historical time, had a fixed duration. A fast tempo would render, for
example, a sixteenth note, into a note of very short duration, while a
slow tempo will take the same sixteenth notes, and stretch its
One might imagine a line of notes from long to sixty-fourths, and
over the centuries the “Ancient of Days” acknowledges, or anoints,
first one than the next, with the epithet “you are the shortest of
notes in duration”.
With such a wide range of durational values to choose from, it is
sometimes difficult to maintain a single, even tempo through out the
piece, especially when rhythm switches back and forth from relatively
longer notes (whole notes and longer) to relatively short notes
(sixteenth notes and shorter).
Let us assume that as the pianist you are counting out loud while you
are playing this prelude, and your particular goal is to use the voice
to steady the tempo. One way in particular of defining this goal is
to say that no quarter note, anywhere in the piece, is longer or (in
particular) shorter than any other quarter note in the piece.
Many people encounter difficulties counting out loud and coordinating
the notes with the spoken counts. There is however one sure fire
principle to help things along. Be suspicious if you notice that your
voice momentarily fades out while playing. This is almost always a
sign that there is uncertainty about the rhythm at that moment. It
usually occurs when shifting to longer notes from shorter notes or vice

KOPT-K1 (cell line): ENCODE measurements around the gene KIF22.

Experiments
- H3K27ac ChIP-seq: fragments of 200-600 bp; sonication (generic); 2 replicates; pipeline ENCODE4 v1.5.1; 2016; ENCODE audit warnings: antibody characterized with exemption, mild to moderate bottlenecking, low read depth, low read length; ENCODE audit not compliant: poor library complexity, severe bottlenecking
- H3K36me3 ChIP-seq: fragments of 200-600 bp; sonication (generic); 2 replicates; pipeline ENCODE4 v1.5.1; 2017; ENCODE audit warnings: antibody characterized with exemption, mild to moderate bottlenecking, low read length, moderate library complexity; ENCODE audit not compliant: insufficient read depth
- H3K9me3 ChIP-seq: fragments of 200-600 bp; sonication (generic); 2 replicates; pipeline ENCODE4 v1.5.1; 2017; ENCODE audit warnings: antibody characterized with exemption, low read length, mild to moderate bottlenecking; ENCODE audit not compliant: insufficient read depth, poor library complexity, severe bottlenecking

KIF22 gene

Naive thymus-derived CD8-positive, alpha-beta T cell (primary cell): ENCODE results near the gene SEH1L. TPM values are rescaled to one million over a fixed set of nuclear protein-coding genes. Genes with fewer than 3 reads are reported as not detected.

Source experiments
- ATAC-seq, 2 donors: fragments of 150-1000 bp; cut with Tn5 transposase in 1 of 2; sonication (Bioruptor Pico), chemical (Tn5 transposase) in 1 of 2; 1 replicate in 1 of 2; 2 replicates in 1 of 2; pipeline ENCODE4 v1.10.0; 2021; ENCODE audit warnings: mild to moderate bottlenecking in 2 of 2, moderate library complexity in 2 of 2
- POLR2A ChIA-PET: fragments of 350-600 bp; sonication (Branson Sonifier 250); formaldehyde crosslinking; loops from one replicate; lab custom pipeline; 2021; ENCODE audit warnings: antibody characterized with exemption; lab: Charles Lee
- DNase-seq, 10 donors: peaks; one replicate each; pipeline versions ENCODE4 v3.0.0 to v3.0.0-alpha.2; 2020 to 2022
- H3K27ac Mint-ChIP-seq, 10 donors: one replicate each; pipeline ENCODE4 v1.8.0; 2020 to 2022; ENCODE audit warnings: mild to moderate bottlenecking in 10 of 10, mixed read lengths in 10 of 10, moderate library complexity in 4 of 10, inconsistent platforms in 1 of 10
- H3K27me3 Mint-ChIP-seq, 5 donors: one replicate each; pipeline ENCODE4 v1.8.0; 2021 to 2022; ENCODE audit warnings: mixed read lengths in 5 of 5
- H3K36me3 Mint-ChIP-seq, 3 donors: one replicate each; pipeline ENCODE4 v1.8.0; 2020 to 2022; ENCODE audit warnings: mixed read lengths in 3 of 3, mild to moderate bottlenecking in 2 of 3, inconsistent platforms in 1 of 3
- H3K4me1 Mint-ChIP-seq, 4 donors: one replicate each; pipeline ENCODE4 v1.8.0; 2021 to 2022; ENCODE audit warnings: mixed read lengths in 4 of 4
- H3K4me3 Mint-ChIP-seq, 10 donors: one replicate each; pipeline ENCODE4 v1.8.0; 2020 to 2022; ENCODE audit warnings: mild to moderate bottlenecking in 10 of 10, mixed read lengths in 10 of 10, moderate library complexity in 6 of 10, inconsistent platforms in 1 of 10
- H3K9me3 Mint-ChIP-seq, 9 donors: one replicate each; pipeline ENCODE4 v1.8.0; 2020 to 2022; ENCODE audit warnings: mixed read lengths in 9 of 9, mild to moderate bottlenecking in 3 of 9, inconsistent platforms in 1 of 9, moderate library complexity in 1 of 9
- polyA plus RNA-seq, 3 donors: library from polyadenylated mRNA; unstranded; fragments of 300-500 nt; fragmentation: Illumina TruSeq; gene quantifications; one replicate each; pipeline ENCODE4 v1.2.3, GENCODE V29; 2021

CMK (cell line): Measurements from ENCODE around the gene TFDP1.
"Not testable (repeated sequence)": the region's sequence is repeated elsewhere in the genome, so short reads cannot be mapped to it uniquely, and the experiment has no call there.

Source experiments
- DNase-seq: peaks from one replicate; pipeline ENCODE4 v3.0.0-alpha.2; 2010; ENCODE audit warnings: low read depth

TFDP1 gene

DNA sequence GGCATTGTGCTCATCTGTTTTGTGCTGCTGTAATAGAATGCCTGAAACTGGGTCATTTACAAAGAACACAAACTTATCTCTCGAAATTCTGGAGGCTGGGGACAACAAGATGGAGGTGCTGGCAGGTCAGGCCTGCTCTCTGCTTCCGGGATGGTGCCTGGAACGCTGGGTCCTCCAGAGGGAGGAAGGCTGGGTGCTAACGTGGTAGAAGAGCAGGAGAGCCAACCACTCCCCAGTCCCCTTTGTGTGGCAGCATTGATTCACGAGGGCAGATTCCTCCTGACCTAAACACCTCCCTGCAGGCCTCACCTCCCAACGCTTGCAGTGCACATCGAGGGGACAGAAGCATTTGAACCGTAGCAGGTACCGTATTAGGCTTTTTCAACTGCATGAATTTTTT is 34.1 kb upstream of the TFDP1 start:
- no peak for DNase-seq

You need only to be aware enough of the sound of your voice to hear
that it is fading out or disappearing altogether. You can reliably
assume that these are the moments when your tempo has sped up or
When the rhythm in the prelude switches from sixteenth notes or
thirty-second notes abruptly to quarter notes or half notes, an almost
‘existential’ crisis may develop in the player’s mind. The quarter or
half notes seem to be unusually long, almost “too” long. They seem
naked and alone and want to cover up their full duration by a bit of
shortening. “No, these notes couldn’t possibly be meant to last as long as this”. The result, without usually being conscious of its happening, are that the longer notes speed up. In fact, the longer the pianist holds out the note, the faster an inward tension builds up urging the note to end so that the next note may start.*
It is like, in special relativity theory, the player’s local clock,
when traveling faster relative to another observer, goes through a